Subject: [fem-women2000 702] Fw: Women and War
From: lalamaziwa <>
Date: Thu, 06 Sep 2001 15:53:37 +0900
Seq: 702

---------------- Original message follows ----------------
 From: ISIS-WICCE <>
 Date: Fri, 31 Aug 2001 10:11:14 +0300
 Subject: [WA-News] Women and War

Dear Collegues,

We are glad to inform you that Isis-WICCE launched two research reports on 
23rd August 2001. Below is an abstracts about the reports.

"Women's Experiences of Armed Conflict Situations in Uganda: The case of 
Gulu District 1986-1999 "and "Medical Interventional Study of War Affected 
Gulu District, Uganda" are essentially two parts of the same report.

Part one recounts one of the longest civil conflicts in the history of 
Uganda and examines its effects on individuals especially women and girls, 
families and communities. The report notes that the economy of the region 
has collapsed while marriage and family formation patterns have been 
irreversibly altered.  Rebels did not only destroyed infrastructure but 
also tortured and abused members of the community. The government soldiers 
were not clean either. They systematically looted personal property and 
livestock. The report gives disconcerting detail, mostly reported verbatim 
by women of their abduction and rape, forced marriages and mutilation as 
well as transformation into an effective murder machinery by the Kony rebel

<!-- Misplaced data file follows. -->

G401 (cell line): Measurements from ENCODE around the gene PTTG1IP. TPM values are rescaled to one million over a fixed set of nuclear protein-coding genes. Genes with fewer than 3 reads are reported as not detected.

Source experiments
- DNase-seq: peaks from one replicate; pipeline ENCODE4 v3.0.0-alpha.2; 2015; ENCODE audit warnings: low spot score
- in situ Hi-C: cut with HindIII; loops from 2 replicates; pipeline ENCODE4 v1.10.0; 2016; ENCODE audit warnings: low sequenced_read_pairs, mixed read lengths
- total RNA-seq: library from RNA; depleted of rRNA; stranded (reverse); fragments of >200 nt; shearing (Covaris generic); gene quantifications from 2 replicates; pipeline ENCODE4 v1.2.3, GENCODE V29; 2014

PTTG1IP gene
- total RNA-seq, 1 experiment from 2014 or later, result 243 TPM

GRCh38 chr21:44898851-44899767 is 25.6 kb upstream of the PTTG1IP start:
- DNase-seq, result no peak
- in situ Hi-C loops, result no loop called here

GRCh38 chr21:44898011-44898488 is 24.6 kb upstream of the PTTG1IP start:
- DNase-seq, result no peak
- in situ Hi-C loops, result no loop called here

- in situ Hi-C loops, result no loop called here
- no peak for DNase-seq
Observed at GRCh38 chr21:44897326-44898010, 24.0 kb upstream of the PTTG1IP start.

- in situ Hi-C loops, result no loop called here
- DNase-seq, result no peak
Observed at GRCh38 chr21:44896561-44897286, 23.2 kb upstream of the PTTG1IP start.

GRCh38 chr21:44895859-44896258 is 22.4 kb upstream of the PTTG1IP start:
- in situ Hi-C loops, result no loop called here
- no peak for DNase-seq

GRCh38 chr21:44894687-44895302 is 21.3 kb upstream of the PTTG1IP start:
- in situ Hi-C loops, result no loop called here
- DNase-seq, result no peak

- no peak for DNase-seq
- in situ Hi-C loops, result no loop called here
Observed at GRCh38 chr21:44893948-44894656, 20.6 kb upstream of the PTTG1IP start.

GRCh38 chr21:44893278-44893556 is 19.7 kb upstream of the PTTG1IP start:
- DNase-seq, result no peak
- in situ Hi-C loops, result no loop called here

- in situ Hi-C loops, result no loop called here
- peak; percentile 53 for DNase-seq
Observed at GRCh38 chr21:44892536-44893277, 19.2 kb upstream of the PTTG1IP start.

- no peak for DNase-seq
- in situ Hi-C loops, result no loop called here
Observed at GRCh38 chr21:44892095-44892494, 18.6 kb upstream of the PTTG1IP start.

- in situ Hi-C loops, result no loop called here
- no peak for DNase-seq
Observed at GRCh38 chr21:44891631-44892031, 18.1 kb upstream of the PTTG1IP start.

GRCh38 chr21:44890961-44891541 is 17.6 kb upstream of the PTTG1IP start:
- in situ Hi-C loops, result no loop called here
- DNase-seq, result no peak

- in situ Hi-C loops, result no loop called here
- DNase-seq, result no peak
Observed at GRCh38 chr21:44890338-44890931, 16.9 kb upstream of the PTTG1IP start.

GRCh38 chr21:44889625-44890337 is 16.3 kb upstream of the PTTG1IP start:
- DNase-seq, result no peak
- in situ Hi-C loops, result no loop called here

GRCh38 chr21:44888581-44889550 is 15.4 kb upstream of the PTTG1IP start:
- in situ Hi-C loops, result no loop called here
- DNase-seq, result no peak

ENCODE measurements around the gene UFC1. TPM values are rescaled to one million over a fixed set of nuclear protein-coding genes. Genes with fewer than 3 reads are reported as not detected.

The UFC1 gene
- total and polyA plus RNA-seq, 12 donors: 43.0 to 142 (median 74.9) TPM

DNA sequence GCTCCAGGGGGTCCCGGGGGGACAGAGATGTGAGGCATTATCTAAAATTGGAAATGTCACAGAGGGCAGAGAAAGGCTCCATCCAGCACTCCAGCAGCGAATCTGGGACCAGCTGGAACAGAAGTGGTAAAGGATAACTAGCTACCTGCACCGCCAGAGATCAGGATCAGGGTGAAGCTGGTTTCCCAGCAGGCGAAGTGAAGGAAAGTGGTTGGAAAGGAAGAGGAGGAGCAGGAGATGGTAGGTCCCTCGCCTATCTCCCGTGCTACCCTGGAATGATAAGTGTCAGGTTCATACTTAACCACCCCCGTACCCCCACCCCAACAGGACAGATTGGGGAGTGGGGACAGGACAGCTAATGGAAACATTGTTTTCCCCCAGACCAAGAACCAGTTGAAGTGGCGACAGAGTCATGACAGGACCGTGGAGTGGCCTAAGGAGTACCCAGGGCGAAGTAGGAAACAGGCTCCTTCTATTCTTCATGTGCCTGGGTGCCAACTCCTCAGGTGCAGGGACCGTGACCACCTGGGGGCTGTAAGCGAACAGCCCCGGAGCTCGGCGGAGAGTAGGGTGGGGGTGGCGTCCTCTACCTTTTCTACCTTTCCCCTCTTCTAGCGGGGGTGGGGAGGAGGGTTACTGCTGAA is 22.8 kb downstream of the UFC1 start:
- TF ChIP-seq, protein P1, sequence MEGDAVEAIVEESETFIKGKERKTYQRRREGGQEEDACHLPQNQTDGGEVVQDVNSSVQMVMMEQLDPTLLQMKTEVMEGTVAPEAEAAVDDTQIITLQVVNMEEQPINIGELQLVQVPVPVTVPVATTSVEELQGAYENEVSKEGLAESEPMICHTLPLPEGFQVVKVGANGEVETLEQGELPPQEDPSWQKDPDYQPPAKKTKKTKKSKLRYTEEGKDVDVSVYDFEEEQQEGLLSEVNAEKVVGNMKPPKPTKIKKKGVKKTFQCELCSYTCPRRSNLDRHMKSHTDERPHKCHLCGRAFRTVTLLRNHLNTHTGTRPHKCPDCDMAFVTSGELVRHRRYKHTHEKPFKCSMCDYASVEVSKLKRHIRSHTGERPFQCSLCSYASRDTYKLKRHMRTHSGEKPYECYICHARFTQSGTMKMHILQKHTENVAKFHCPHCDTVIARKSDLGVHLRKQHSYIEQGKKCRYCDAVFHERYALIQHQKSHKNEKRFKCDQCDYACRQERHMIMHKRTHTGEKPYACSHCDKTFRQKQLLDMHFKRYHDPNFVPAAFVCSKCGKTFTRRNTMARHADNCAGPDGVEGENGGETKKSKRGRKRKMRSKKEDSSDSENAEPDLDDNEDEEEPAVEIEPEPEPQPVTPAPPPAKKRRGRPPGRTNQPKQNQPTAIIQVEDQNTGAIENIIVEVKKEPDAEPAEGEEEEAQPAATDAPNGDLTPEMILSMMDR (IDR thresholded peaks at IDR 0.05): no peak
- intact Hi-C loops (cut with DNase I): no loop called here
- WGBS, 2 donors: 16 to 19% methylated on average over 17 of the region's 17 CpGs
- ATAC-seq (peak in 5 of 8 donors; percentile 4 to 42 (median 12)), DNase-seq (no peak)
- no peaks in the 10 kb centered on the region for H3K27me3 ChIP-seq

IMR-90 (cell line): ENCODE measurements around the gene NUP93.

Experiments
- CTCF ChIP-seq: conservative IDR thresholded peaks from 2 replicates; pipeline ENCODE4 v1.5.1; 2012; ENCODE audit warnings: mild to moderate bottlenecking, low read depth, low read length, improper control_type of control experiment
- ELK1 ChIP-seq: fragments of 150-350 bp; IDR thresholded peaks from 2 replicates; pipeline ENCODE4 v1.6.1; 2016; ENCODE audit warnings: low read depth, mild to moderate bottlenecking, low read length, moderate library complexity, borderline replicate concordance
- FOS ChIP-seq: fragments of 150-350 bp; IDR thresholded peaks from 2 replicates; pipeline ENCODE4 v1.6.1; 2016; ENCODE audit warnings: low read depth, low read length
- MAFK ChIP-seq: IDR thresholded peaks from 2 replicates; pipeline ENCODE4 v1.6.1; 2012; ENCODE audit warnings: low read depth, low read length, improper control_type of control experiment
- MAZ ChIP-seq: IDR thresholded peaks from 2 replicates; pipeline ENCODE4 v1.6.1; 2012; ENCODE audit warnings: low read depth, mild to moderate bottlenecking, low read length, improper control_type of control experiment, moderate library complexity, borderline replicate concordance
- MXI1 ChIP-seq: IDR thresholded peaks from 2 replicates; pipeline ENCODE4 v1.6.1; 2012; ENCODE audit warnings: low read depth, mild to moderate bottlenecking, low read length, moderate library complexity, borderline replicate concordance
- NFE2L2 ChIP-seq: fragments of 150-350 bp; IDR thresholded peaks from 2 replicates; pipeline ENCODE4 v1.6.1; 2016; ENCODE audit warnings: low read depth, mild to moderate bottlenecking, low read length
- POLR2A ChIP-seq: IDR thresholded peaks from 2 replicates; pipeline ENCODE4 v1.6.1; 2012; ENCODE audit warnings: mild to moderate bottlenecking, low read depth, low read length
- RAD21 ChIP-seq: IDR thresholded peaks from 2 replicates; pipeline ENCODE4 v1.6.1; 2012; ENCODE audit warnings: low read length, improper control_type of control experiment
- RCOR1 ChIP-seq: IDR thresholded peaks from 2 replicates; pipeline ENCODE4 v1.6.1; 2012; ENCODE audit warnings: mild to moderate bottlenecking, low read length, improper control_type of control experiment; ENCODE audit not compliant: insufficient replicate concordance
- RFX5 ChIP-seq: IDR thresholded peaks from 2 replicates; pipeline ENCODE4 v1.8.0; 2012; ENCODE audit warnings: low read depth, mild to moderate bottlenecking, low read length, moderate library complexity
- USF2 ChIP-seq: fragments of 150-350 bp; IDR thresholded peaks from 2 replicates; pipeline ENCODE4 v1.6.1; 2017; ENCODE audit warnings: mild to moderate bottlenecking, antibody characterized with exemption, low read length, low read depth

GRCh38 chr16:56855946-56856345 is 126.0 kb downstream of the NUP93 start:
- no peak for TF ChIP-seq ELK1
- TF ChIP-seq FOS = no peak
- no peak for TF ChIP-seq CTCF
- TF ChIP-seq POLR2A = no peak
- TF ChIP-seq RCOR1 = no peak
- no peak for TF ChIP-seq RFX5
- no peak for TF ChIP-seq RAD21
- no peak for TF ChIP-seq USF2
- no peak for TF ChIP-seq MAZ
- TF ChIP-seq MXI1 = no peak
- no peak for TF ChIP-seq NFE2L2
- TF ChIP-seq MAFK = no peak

commanders. The women who survived abduction by rebels reveal the cruelty 
of government soldiers in livid tales of individual and gang rapes, forced 
prostitution, unwanted pregnancies, harsh punishments and the life of 
extreme deprivation in internally displaced people's camps or so called 
"protected villages". The women and men's tales of homosexual rapes (Tek 
Gungu) by government troops are as disconcerting as their stories of 
genital mutilation by Kony rebel child soldiers.

It is noteworthy that while the majority of men have failed to cope with 
the war trauma and many taken to heavy drinking out of frustration, women 
with the burden of trauma and fending for families have either individually 
or in groups organised self-help activities to support their families 

The major health problems faced by the survivors include; untreated fevers, 
reproductive health complications, STIs including HIV/AIDS, broken and 
severed limbs and a host of other ailments. Psychosocial problems were the 
most numerous.

Part Two: The outcome of the findings of the earlier documentation 
necessitated an intervention as a way of scientifically analysing the 
consequences of war especially to women and girls. A team of specialists 
>from African Psycare Research Organisation (APRO), Association of 
Obstetricians and Gynaecologists of Uganda (AOGU) and Department of 
Orthopaedics - Makerere University teamed-up in May 2001 with the district 
based counterparts in Gulu to undertake a one month data collection, which 
led to the medical intervention of emergency cases in the area of 
psychological, gynaecological and surgical.

This part of the report details a plethora of war related physical, mental 
and psychological malformations in just one of the over 30 Internally 
Displaced Peoples' Camps of Gulu (Awer camp), that were serious to warrant 
specialised attention. The intervention was aimed at providing lessons to 
enable medical rehabilitation of particularly women, girls and coping with 
the physiological and psychiatric conditions imposed by war.

Nearly everybody interviewed has experienced at least one torture event.